Abstract Detail


Waters, Christopher [1], Krosnick, Shawn [2].

Documenting effective pollinator species and metabarcoding environmental DNA to monitor pollinator communities across the range of Physaria globosa (Brassicaceae).

Physaria globosa (Desv.) O’Kane & Al-Shahbaz (Brassicaceae) was federally listed as endangered on 1 August 2014. Also known as Short’s bladderpod, P. globosa can be found in 33 extant populations across middle Tennessee, central Kentucky, and southern Indiana. Little is currently known regarding the life history, reproduction, and threats to P. globosa. There has been one previous study that investigated the pollination ecology of P. globosa that found six effective pollinator species in one population in Trousdale County, Tennessee. Contrary to other species of Physaria in western North America, this previous study also suggested P. globosa is primarily pollinated by syrphid flies. Pollinator communities are likely to be more diverse across the range of P. globosa and will likely be primarily pollinated by halictid bees. This research is part of ongoing recovery and conservation efforts to document effective pollinator species across the range of P. globosa and establish long-term monitoring protocols for these pollinator communities via the metabarcoding of pollinator environmental DNA (eDNA). During foraging, insects can leave behind fragments of DNA in the form of saliva, shed hairs, or other excretions that can be extracted, amplified, and identified to species using “barcode genes.” Barcode gene are variable across taxa but conserved within taxa allowing for identification of unknown sequences. Floral visitors were collected from five populations of P. globosa in spring of 2021 and 2022 representing each EPA level IV ecoregion where it is known to exist. Pollen was removed from floral visitors using an ethyl acetate wash and stained with fuchsin in glycerol to classify and identify effective pollinator species. Physaria pollen has a pentacolpate shape making it morphologically unique when compared to other cohabiting angiosperms. Preliminary results indicate the primary pollinators of P. globosa are solitary ground-nesting bees, which is more similar to other Physaria species. A reference database of gene sequences for pollinator species is under construction using two mitochondrial loci that will be used to cross reference unknown pollinator eDNA sequences extracted from openly pollinated P. globosa flowers. Insect eDNA was extracted from P. globosa flowers, separating the pistil from the rest of the flower to differentiate potential pollinators from general floral visitors that did not make contact with the pistil. Initial assays have had success isolating and sequencing insect eDNA extracted from P. globosa pistils. The techniques developed as part of this research could be used for range-wide long-term monitoring of P. globosa pollinator communities and the methods could be adapted for other rare plant species in the future.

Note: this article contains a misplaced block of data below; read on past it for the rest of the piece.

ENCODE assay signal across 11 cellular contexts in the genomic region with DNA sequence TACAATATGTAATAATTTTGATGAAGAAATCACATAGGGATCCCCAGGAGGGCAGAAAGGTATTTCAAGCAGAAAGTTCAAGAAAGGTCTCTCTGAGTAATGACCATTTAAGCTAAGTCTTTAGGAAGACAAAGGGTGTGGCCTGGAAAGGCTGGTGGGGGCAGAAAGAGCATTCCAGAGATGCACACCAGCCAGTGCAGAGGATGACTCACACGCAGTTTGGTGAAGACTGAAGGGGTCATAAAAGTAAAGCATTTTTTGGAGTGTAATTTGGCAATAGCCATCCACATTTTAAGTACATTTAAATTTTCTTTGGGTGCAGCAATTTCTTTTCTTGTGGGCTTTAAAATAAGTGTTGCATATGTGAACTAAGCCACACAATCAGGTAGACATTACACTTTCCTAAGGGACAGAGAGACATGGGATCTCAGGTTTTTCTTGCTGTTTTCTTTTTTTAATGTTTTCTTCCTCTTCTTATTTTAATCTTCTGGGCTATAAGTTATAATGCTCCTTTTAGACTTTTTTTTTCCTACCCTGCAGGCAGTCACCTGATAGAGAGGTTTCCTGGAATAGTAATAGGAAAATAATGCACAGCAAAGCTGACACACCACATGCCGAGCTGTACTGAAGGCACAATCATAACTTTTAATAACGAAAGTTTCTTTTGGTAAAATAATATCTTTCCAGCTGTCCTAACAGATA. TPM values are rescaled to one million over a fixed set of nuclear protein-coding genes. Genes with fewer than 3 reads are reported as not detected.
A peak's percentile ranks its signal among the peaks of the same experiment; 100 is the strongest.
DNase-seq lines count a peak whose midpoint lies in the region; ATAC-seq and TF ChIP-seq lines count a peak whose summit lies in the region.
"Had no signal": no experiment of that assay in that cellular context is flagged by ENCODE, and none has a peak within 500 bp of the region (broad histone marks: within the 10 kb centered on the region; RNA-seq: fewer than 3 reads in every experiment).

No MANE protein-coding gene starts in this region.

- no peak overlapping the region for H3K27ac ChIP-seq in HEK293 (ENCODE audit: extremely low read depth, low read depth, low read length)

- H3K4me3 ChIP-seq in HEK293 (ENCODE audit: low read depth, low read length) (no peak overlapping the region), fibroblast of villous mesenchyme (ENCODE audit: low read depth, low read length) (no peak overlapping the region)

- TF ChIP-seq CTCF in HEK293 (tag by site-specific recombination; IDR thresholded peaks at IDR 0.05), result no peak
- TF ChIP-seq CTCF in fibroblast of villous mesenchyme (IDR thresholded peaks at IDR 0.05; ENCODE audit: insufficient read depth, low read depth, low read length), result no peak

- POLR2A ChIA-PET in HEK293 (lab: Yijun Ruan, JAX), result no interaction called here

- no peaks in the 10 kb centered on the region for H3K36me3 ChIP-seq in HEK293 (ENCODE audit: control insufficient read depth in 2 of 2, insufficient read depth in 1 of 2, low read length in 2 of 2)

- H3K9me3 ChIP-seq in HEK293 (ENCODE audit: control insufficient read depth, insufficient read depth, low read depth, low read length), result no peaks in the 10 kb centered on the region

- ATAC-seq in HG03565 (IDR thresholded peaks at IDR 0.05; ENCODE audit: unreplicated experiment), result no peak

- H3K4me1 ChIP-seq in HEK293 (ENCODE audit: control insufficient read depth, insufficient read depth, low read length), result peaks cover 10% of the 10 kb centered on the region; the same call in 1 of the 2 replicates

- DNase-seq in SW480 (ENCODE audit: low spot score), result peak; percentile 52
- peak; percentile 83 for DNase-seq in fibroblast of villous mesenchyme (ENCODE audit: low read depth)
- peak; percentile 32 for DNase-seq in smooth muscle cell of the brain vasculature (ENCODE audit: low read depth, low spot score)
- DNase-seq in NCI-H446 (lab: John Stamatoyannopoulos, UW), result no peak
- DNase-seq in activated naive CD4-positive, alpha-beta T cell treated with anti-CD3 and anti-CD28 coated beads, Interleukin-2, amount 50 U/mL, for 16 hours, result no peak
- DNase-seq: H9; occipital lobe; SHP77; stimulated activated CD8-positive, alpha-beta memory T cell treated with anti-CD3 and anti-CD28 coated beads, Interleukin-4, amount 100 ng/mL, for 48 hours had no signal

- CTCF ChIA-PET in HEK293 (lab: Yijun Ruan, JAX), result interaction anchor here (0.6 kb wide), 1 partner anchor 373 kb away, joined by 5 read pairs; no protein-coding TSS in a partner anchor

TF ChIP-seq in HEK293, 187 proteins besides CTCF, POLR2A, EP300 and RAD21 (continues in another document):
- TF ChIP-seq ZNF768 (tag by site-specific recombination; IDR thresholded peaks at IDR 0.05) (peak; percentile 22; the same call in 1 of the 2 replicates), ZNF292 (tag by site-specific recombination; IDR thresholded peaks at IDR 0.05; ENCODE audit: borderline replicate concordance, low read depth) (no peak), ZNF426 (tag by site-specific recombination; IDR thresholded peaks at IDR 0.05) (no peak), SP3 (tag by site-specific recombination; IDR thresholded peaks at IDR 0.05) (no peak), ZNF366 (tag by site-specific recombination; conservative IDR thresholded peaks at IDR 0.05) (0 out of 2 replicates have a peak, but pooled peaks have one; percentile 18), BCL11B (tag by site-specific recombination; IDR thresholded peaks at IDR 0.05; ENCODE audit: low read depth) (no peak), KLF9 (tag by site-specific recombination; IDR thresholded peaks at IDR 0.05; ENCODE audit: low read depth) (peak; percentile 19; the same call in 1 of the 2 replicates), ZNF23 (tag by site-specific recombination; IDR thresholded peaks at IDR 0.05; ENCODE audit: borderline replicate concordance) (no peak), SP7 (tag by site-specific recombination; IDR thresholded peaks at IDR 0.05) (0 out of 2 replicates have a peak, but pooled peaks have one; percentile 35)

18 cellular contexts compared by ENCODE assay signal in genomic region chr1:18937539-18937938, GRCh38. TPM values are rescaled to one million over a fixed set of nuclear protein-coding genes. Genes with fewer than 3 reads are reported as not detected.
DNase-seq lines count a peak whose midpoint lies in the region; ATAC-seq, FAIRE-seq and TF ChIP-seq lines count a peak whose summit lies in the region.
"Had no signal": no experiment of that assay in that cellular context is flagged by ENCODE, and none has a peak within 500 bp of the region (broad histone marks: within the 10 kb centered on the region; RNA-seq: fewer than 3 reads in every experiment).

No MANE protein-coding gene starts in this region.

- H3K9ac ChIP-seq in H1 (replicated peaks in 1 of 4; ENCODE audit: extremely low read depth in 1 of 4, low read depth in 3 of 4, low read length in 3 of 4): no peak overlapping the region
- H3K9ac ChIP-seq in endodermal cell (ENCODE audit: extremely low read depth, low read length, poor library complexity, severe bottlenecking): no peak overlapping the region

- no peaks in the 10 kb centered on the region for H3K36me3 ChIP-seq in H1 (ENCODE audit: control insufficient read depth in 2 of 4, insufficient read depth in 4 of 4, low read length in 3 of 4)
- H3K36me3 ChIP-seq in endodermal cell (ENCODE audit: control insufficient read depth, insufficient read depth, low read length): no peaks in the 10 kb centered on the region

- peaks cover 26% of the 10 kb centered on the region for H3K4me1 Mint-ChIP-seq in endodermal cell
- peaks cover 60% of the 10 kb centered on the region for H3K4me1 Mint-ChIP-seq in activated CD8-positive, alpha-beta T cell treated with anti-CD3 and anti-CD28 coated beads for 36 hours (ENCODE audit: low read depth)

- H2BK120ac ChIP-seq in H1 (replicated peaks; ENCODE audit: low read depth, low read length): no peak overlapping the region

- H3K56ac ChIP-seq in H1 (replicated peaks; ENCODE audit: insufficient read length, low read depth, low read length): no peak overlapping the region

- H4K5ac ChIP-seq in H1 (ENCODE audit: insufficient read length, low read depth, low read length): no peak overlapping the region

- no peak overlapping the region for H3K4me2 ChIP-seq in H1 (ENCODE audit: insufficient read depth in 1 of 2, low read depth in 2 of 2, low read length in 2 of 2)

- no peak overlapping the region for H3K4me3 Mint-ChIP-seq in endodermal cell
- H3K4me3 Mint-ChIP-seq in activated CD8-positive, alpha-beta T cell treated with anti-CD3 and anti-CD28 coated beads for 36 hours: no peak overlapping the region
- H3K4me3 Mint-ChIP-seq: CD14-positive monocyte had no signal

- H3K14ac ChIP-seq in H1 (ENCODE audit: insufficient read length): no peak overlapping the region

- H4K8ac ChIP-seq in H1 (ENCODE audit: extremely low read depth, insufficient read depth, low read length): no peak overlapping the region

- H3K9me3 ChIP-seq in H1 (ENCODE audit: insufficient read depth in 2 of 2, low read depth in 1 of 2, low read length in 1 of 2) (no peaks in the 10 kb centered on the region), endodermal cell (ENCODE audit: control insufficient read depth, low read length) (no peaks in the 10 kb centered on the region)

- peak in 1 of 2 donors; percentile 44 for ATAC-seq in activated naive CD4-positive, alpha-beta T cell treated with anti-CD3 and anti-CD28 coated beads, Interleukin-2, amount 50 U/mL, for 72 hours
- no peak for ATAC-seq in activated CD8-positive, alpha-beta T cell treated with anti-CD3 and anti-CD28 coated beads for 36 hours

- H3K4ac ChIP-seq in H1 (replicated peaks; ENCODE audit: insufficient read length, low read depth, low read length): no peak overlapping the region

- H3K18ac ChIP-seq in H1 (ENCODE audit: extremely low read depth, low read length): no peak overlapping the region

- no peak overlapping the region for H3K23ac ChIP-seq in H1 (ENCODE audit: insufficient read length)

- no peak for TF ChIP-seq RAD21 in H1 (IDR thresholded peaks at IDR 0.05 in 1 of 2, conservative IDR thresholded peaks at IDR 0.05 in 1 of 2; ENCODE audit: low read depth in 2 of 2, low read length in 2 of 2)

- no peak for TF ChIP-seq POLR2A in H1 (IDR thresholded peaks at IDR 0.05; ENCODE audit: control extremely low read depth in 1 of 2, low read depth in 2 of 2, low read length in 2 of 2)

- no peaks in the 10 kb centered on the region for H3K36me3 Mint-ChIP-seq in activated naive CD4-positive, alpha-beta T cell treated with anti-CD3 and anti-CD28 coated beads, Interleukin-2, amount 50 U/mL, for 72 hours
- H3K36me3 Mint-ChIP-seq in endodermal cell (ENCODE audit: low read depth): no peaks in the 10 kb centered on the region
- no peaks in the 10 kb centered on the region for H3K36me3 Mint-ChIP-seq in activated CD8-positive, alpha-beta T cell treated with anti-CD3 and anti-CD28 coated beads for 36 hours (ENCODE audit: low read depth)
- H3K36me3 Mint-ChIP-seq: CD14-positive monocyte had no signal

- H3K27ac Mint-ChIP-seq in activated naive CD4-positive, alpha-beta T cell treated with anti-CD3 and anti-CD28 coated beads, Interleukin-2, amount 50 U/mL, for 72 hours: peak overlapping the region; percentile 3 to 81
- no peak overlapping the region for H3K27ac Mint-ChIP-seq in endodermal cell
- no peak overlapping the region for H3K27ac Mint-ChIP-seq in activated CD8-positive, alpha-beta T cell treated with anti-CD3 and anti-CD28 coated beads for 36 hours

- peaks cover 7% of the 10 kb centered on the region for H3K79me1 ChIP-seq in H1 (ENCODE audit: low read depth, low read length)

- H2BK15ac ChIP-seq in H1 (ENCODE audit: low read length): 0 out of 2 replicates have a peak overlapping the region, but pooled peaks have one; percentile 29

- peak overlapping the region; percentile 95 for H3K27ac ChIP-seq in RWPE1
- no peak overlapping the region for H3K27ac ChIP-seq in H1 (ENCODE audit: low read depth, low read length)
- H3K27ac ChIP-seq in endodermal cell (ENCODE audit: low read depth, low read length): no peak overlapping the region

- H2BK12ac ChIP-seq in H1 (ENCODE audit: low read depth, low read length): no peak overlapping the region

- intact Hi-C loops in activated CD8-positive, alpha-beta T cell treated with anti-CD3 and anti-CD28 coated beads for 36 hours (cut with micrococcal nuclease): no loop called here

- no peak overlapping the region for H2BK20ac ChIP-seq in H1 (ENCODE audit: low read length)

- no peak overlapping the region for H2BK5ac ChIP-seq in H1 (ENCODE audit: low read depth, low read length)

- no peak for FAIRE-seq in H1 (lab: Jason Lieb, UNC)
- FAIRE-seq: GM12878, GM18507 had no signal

1 - Tennessee Technological University, Environmental Studies, 200 W 10th Street , P.O. Box 5152, Cookeville, TN, 38505, United States
2 - Tennessee Tech University, Dept. Of Biology, 1100 East Dixie Avenue, Pennebaker Hall #207, Cookeville, TN, 38505, United States

endangered species
Environmental DNA

Presentation Type: Oral Paper
Number: EC11001
Abstract ID:353
Candidate for Awards:Ecological Section Best Graduate Student Paper

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